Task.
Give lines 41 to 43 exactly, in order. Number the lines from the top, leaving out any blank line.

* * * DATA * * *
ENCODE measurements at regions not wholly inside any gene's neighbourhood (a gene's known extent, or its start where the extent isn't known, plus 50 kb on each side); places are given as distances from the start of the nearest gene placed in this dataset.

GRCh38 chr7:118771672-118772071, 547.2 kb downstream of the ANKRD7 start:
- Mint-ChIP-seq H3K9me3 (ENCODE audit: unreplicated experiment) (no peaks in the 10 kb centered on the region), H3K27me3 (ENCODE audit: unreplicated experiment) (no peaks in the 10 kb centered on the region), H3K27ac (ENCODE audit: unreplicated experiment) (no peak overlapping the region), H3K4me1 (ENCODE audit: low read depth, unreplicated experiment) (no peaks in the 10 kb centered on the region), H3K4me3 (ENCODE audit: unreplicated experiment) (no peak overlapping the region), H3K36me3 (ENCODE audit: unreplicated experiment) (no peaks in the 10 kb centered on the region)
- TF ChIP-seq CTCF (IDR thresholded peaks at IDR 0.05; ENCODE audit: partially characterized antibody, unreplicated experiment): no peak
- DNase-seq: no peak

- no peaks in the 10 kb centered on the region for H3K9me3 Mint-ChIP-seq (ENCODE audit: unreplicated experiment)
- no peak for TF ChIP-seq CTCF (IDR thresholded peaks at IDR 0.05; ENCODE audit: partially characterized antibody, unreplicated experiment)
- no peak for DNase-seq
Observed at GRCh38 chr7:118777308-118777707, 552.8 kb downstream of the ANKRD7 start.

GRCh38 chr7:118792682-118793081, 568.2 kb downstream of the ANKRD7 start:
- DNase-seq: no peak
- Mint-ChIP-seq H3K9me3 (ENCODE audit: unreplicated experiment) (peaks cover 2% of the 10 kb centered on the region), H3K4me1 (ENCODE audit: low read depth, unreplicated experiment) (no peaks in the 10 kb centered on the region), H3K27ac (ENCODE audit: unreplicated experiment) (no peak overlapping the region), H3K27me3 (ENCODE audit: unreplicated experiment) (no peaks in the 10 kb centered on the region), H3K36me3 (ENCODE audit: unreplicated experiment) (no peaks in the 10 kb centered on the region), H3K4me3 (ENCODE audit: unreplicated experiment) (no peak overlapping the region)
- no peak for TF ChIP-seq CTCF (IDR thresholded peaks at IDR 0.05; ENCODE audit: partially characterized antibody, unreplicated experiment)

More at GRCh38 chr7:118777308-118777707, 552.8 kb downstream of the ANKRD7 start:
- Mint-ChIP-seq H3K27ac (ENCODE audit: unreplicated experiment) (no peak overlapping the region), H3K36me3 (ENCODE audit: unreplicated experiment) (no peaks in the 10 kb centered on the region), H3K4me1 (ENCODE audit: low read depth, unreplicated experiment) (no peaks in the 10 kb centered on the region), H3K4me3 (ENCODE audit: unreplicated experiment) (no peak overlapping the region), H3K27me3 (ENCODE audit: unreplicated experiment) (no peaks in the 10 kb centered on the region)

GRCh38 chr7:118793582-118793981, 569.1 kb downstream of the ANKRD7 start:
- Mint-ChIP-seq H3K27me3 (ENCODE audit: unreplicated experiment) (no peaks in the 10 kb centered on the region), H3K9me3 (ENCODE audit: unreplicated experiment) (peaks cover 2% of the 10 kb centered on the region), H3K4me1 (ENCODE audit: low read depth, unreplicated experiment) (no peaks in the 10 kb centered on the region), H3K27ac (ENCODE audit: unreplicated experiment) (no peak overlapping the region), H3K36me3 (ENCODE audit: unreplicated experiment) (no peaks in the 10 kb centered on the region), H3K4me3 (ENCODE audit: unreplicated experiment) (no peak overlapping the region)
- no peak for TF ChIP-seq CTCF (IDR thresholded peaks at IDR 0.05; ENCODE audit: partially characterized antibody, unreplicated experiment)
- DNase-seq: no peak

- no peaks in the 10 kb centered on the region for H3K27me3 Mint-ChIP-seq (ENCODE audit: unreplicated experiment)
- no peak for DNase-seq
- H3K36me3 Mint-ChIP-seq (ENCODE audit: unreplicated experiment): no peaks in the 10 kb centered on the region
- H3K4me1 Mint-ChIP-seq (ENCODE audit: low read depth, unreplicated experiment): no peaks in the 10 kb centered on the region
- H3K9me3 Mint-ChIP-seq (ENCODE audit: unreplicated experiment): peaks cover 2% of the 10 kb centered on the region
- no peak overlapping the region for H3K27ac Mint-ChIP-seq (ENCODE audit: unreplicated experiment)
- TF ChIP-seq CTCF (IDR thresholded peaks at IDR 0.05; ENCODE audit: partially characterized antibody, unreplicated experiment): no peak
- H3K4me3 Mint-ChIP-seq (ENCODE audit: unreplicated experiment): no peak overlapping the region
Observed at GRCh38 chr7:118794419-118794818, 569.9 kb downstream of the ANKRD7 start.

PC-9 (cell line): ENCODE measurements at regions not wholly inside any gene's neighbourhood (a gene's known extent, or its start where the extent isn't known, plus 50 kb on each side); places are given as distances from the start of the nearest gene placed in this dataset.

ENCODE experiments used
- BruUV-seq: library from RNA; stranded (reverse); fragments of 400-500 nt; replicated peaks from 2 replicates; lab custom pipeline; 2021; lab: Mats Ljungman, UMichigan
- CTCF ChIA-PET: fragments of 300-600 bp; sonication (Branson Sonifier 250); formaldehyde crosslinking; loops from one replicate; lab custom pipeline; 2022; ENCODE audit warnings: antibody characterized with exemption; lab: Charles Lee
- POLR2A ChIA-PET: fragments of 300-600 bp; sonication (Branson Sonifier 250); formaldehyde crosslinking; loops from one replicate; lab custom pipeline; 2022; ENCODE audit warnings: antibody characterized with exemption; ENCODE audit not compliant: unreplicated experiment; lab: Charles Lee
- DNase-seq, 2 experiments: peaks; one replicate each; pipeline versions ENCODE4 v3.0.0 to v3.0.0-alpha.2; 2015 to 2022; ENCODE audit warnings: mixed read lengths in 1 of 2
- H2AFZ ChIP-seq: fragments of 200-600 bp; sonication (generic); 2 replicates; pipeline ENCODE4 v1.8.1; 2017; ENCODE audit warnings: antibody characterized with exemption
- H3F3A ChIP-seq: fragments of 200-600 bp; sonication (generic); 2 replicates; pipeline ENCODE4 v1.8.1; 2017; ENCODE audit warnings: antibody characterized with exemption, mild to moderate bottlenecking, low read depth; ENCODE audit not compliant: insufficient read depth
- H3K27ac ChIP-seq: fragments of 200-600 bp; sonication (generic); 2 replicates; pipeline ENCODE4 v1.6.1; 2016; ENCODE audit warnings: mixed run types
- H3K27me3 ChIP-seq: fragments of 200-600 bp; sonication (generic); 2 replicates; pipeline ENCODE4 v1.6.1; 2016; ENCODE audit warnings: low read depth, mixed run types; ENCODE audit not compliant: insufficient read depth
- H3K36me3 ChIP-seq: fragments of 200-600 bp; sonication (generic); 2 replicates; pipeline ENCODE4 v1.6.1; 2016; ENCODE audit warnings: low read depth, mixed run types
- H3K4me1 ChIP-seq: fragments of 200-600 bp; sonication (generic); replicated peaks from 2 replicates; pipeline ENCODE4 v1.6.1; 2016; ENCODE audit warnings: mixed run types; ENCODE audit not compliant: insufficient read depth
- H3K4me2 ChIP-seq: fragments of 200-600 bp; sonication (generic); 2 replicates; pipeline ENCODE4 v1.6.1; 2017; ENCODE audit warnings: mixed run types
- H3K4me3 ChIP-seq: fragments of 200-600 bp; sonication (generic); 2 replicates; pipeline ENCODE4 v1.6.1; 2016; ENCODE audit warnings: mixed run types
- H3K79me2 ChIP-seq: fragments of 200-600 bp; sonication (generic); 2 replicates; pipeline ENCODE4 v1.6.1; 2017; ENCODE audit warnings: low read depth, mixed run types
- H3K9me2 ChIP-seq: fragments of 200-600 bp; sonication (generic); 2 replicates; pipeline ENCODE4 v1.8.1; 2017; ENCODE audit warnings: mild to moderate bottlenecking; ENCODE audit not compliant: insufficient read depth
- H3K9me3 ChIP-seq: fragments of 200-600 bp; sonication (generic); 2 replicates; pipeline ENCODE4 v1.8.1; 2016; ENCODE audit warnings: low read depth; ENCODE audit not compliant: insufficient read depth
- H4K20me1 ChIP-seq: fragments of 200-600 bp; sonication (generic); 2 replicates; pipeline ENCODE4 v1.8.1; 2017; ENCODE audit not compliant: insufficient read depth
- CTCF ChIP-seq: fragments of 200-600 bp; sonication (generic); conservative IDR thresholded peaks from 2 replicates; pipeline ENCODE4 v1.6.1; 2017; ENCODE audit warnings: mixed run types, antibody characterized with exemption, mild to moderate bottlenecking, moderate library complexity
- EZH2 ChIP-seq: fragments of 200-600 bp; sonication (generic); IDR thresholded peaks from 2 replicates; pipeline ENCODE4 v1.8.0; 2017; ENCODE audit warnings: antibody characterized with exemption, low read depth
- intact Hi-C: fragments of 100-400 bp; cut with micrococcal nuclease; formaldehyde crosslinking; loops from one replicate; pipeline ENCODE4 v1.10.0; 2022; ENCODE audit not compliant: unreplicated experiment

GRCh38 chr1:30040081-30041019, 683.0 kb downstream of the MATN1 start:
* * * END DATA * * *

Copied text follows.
- H3K4me2 ChIP-seq: fragments of 200-600 bp; sonication (generic); 2 replicates; pipeline ENCODE4 v1.6.1; 2017; ENCODE audit warnings: mixed run types
- H3K4me3 ChIP-seq: fragments of 200-600 bp; sonication (generic); 2 replicates; pipeline ENCODE4 v1.6.1; 2016; ENCODE audit warnings: mixed run types
- H3K79me2 ChIP-seq: fragments of 200-600 bp; sonication (generic); 2 replicates; pipeline ENCODE4 v1.6.1; 2017; ENCODE audit warnings: low read depth, mixed run types